On Education and Communication; A Message to Parents, Professionals and People with Autism

School is finished at last. The year was tough but I learned a lot. I read great literature. I loved US history and understand my wonderful nation better. Chemistry was fascinating too. Learning how our universe is composed is thrilling to me. Me gusta aprender español también. I learned a lot about math and animal science too. All this is thanks to my index finger and typing my thoughts.

I have the desire to pursue a college degree. One more year of high school and this dream will be a reality. Over spring break I visited many colleges with my parents. It will be different than all day, every day, of high school in one place going room to room. But I will have the opportunity to get more education in biology, neuroscience and other fields, and maybe I can help improve our understanding of autism in more ways.

I push myself to get good grades. It matters to me that my grades show my intelligence. My teachers were great. They pretty easily adjusted to my mode of communication and welcomed me warmly. My life is so rich now. I have friends in school. I love to go.

My message is to parents who wonder if their child can learn. Only the most determined parents will find out. If you are working with experts like those from my early life, they limit your child in low expectations. They tell you that being impaired in body is being impaired in mind. They let you work on skills that barely progress and tell you that your child isn’t advanced enough to write.

If you keep on listening to them they will keep low expectations for a lifetime. I know it is hard to be the parent who disagrees. I watched my mom try to deal with my ABA team when I began to communicate at seven. I have  watched our friends fight school district attitudes. They went through a big hard slog. They also got their kids typing and into general education. More than anything else, the parents believed in the possibility that their child had more in them than they were told. Parents, you have to trust your guts. You see your kid all day in real life. They see a drill or a lesson, and these moments where the motor issues of severe autism are at their worst.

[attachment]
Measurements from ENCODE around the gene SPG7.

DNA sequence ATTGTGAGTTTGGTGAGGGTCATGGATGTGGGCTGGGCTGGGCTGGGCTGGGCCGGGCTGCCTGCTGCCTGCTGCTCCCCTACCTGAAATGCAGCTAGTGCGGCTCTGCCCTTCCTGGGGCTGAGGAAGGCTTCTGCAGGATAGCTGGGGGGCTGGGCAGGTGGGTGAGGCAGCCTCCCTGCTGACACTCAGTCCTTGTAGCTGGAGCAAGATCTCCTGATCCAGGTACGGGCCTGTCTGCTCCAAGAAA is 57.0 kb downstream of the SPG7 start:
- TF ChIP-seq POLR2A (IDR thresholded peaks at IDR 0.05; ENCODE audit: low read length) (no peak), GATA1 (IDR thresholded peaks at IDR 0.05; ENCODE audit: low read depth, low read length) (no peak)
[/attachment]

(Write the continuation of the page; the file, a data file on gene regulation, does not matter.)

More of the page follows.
Professionals, I have a message for you too. I used to think you were all clueless and control freaks. This is not to say that people were not warm or kind because I liked my clueless teachers as people but resented their attitude of certainty. If you work with autism, be prepared to accept that a degree in psychology or sociology or speech pathology or occupational therapy isn’t giving an insight into more than symptoms. My brain and how it’s impaired is a guessing game, even for neurologists, so I think the certainty that many practitioners have when it comes to autism is really puzzling. Being open-minded and admitting that the brain is vast and mysterious is required, in my opinion, by anyone who works with severely autistic people.

Now I have a message for people with autism who can’t yet communicate, and I ask parents to read my essay to their kids, Have hope. More than anything, have determination. Life outside your head and stims is really worth striving for. I believe soon there will be too many people with autism who type to keep insisting we are one in a million. I am fighting for your freedom and so are others. Hang in there.

20 responses to “On Education and Communication; A Message to Parents, Professionals and People with Autism